Shooting: Young guns take aim at the Government
New generation of world-level competitors fear Home Office are spiking their Olympic dreams
Sunday 13 August 2006
Shooters have always been there to be shot at. Not just by an overreacting Government whose gun laws have made them pariahs with pistols, but also by those who deem the sport politically incorrect and its practitioners the most trigger-happy band of outlaws since Jesse James and Billy the Kid were on the rampage.
The 1996 massacre at Dunblane, when 16 children and a teacher were shot dead by a deranged gun collector, led to a ban on handguns which has left Britain struggling to stay on target with the rest of the world. There is now a groundswell of support, both in the sport and Parliament, which indicates it may be time this was lifted.
Measured in international medals, shooting has been one of the most successful British sports. Whether it will remain so remains in the balance, which is why the British Olympic Association, seriously concerned with the impact this may have on the London Games of 2012, have taken up the issue with the Government. Their chief executive, Simon Clegg, has written to the new Home Secretary, John Reid, presenting a logical argument for the 10-year-old ban to be rescinded. But a reply from civil servants firmly indicates there is no imminent prospect of allowing British shooters to practise in this country with their own .22 calibre handguns. So, pistols at dawn?
The crackling sound of gunfire as you arrive at the National Shooting Centre in Bisley, Surrey, suggests you might be in a war zone. Quite so. The battle is between the shooters and Whitehall. The other thing which strikes you is the large number of young guns, particularly young women.
One of them is Julia Lydall, 20, winner of a junior international competition there last week. But she can only use an air pistol, not the competition handgun with which she reached the last Commonwealth Games. She has never been allowed to use it in this country. Yet this is no Calamity Jane, but a level-headed University student from Nutley, Sussex, who is both photogenic and proficient enough to be a role model in any sport. A former modern pentathlete, she explains: "This ban affects me hugely because I am forbidden to train here with a competition gun. I have a small five-shot air pistol, but it is nothing like shooting with the real thing. There is no recoil and the trigger pressure is different. Everyone I shoot against trains every day. I can only do so for three days a month if I'm lucky, and I have to go to Switzerland to do it."
When the ban came in with the 1997 Firearms Amendment Act many competitors simply gave up, but according to John Leighton-Dyson, the performance director for the British Target Shooting Federation, the numbers are now increasing again, particularly among girls.
But he says: "The fact is this ban completely compromises our Olympic preparations. Able young shooters like Julia are being blocked from showing the rest of the world how good they are. The ban was a knee-jerk reaction and is illogical, because there is not a scrap of evidence that the sort of .22 calibre sports pistols used in target shooting have ever been used in any criminal activity."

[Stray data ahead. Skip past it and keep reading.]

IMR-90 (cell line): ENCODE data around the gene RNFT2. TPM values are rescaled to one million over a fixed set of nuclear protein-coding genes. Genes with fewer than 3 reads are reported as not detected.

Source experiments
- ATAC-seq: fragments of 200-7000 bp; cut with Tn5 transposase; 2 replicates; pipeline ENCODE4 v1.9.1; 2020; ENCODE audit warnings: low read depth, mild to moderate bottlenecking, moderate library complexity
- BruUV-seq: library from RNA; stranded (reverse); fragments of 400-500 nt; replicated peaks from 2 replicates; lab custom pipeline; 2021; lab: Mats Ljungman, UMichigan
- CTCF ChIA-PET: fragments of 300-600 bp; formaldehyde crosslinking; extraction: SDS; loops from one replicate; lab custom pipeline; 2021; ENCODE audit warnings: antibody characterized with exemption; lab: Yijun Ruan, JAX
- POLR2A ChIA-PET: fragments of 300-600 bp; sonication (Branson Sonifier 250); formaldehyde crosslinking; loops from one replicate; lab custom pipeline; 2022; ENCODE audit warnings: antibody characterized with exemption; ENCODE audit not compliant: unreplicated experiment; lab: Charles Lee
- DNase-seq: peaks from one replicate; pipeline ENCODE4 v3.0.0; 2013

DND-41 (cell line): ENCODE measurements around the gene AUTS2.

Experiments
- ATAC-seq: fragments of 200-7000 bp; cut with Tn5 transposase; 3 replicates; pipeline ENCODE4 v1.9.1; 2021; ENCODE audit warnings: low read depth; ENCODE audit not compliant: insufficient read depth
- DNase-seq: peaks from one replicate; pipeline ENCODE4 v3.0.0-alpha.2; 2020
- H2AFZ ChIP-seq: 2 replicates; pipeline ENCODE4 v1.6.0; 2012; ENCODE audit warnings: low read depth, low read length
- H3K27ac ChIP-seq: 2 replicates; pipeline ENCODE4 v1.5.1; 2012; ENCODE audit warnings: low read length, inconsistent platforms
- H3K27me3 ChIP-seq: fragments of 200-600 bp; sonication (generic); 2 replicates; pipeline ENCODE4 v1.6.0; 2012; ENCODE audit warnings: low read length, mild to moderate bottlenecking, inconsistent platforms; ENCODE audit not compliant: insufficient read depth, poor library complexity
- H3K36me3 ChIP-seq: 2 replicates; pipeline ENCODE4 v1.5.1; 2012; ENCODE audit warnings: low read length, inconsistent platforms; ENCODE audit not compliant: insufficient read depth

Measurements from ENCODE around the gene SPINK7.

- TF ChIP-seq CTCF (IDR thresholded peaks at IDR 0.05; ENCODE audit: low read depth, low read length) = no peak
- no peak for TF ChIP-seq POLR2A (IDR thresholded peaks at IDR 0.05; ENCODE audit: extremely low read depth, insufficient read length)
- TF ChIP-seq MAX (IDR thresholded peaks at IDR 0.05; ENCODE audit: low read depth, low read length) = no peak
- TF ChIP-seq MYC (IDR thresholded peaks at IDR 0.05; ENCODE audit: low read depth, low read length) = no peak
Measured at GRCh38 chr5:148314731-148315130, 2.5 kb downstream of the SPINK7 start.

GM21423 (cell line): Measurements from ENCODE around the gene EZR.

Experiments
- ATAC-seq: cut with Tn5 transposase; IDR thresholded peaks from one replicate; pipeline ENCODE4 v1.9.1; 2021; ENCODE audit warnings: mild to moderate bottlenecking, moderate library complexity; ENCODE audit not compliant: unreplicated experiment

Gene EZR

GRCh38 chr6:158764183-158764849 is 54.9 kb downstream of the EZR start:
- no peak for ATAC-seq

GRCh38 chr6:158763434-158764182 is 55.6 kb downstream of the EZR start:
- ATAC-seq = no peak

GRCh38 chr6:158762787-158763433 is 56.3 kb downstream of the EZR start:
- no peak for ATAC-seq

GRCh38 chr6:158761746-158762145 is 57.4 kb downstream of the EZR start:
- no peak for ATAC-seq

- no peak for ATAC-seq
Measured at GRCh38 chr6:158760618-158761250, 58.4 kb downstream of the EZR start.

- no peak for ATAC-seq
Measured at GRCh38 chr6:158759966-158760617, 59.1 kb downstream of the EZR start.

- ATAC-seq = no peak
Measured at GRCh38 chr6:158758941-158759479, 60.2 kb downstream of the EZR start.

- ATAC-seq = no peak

Meanwhile, other branches of shooting continue to find the target. Among the clutch of 2012 prospects at Bisley last week were Exeter student Richard Phillips, 19, and 17-year-old Croydon schoolboy Ken Parr, son of a former top British shooter. They, with another youngster, Matthew Thompson, were members of the gold medal-winning team in the junior section of this month's World Rifle Shooting Championships in Zagreb.
There was also a 13-year-old, Kristian Callaghan, and Matthew Hoff, who began shooting with the Scouts, where there is now a proficiency badge for marksmanship. Bit of a change from when we were dibbing and dobbing for our woodcraft badge.
It is for the sake of young shooters that there is now renewed pressure from the federation, the BOA and a growing number of MPs - 117 from all parties supported the former sports minister Kate Hoey's motion to rescind the pistol ban. The current sports minister, Richard Caborn, has also indicated he is supportive, and is himself awaiting a response from Reid. Says Leighton-Dyson: "We were making good progress until the changes at the Home Office. Now the fact that the new minister himself says the department is in crisis suggests this is not going to be a priority."
But Hoey is hopeful. "I am sure that John Reid has other things on his mind, but when he has time to look at this he will surely appreciate that this is an anomaly and see the common sense in the proposals. The ban on lawful pistol shooting is damaging the chances for British medals."
Time, it seems, for the Government to stop shooting themselves, and a massive if misunderstood sport, in the foot.
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